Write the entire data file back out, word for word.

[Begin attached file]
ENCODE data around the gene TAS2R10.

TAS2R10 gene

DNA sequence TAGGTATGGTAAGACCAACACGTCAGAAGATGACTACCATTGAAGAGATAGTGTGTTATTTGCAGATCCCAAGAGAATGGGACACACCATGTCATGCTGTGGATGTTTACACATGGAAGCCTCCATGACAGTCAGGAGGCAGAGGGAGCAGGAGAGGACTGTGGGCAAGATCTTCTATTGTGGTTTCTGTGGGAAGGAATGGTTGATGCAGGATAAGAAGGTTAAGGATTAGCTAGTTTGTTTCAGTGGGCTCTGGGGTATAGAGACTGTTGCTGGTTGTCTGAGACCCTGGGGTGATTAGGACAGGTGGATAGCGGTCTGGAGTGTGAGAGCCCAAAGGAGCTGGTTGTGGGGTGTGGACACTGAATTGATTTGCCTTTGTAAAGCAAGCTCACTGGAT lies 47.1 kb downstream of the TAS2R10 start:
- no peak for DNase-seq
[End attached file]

ENCODE data around the gene TAS2R10.

TAS2R10 gene

DNA sequence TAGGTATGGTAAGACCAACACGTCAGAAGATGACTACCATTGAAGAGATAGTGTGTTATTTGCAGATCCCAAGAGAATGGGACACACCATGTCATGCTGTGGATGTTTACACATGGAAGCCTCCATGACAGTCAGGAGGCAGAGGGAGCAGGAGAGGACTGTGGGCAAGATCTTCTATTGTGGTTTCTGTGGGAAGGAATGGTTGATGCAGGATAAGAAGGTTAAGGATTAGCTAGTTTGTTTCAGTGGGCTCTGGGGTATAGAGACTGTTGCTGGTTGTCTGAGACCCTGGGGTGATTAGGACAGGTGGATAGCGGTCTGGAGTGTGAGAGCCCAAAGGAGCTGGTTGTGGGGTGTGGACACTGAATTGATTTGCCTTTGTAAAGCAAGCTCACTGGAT lies 47.1 kb downstream of the TAS2R10 start:
- no peak for DNase-seq